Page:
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Quick tips to get the word out about voting to your community

Helping people to vote is a powerful way nonprofits “stand up” — what we call Voting with Your Mission. There is no perfect way to engage voters. The key is to find a few ways that fit your organization and build onto your existing activities rather than adding new things to do. Nonprofit staff are busy, and the tips below won’t take a lot of time or expense, instead, they’re designed to be included in the work you’re already doing. 

You can download a 2-page handout version of these tips here: 12 Quick Tips to Help People Vote

Watch this August 2020 webinar with California Secretary of State Alex Padilla, on changes to the current election and new tools for nonprofits to engage. Plus – nonprofit leaders share their own strategies for engaging their communities: "Election Updates and Tips from Election Officials and Nonprofits".

Where and how should we share voting information?

By helping people vote, you increase the trust they already have in your organization and staff.

1) "I work (or volunteer) at a nonprofit and I vote" stickers are an excellent (and fun!) way to get the word out about the importance of voting. Want your own stickers? Click on this link, and use our template to print out your own set of stickers today.  You can print them on the Avery 22830 label template.

2) Add registration materials to your ongoing activities
so it doesn't take time or expense. Examples: pass them out at the registration window or table, in the lobby where people are social distancing, send home flyers with children in your program, or include them on the trays for delivered and group free meals.

At your next virtual community or staff meeting: Take 5 minutes at your next meeting to talk about what Voting with Your Mission means to you and your organization, and to give people information about how to register and what’s going to be on the ballot. Remind your colleagues they have up to two hours of paid time to go vote on election day.

Vote With Your Mission poster4) At community events where you're tabling or presenting: Does your organization have plans to be at a community event? You can include information at your table about when, where, and how to vote in your area, and how to register. Reminder: Nonprofits are nonpartisan- meaning we don’t endorse specific candidates or political parties. Make sure your staff and volunteers know the rules if they’re going to be talking to people. Here's a quick summary: Frequently Asked Legal Questions.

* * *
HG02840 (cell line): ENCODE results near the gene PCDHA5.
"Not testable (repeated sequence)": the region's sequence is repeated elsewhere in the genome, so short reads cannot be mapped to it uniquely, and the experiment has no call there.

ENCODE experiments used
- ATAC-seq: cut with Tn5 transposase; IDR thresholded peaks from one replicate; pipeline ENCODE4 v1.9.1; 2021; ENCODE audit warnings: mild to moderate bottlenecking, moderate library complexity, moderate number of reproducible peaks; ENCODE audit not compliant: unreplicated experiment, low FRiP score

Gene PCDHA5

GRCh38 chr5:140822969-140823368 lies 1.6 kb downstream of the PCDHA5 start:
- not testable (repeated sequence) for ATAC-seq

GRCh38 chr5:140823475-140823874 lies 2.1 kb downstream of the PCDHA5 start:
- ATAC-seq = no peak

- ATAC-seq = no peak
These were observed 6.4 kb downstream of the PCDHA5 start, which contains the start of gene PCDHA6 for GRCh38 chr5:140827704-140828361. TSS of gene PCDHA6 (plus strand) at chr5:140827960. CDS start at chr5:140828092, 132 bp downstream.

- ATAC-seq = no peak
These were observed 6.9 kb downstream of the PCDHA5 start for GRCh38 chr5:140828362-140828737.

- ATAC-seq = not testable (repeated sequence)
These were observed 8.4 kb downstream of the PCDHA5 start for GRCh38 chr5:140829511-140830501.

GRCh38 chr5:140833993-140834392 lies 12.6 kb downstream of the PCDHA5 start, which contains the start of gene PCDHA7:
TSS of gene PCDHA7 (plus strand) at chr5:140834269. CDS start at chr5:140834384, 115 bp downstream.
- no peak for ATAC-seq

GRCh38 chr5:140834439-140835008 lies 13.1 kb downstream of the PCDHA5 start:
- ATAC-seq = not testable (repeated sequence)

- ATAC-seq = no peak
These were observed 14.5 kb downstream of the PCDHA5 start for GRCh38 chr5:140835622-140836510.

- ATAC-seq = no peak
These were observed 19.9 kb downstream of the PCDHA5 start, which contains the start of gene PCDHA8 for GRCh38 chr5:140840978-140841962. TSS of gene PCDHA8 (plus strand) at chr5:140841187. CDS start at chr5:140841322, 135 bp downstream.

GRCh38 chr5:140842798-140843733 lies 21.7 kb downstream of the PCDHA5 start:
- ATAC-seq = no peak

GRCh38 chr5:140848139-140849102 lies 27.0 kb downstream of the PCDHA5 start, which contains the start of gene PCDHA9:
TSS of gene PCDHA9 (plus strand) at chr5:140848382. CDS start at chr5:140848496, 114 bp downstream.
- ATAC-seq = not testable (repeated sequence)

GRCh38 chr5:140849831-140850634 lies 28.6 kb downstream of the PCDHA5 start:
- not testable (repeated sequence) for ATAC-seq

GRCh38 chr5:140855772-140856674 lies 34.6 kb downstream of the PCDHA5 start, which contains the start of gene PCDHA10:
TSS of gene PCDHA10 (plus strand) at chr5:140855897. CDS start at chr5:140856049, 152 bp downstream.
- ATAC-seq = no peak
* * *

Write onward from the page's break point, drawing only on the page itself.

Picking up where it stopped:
5) Share about voting or voter registration, for example, share a link to the California voting website where people can check their voting status, register, and find
information about what's on their ballot. Post the image to the right on your webpage. 

6) Let people know they can track their mail-in ballot. A new tool from the Secretary of State allows you to track your ballot: Where's My Ballot?

Online: You’ve already got the audience – now you just need to share the resources with them!

1) Social media: Does your organization have a Facebook, LinkedIn, or Twitter page? Use your platforms to promote civic engagement by sharing voting information. If you tag your tweets with #VoteWithYourMission, we’ll be sure to retweet it and amplify your message.

2) In your next newsletter: Do you send out a weekly or monthly newsletter to your supporters? Let them know how your organization is “Voting with Your Mission” and share resources to help get people engaged. If your nonprofit has taken a position on ballot measures, encourage voters to vote with you on it by explaining your reasons for how such a position is aligned with your mission and goals.

Bonus: You can use Vote with Your Mission logos to liven up your posts. They’re available in English, SpanishChinese and Vietnamese.

Unique voting resources to share with your community

1) Voter’s Edge: This nonpartisan website is sponsored by the League of Women Voters of California and MapLight. Using this great tool, voters can see what their ballot will look like, and see information on ballot measures, when, where and how to vote in your area, and you can read where candidates stand on the issues, as well as where the money for their campaigns comes from.

2) Many people mistakenly think that a criminal conviction means they can’t vote, which isn’t necessarily true. This website, sponsored by the ACLU of Northern California, clearly outlines when a criminal conviction affects your ability to vote.  

Pictures are of attendees at CalNonprofits’ 2018 Policy Convention:
“Nonprofits Standing up for California"

VWYM Photo Collage

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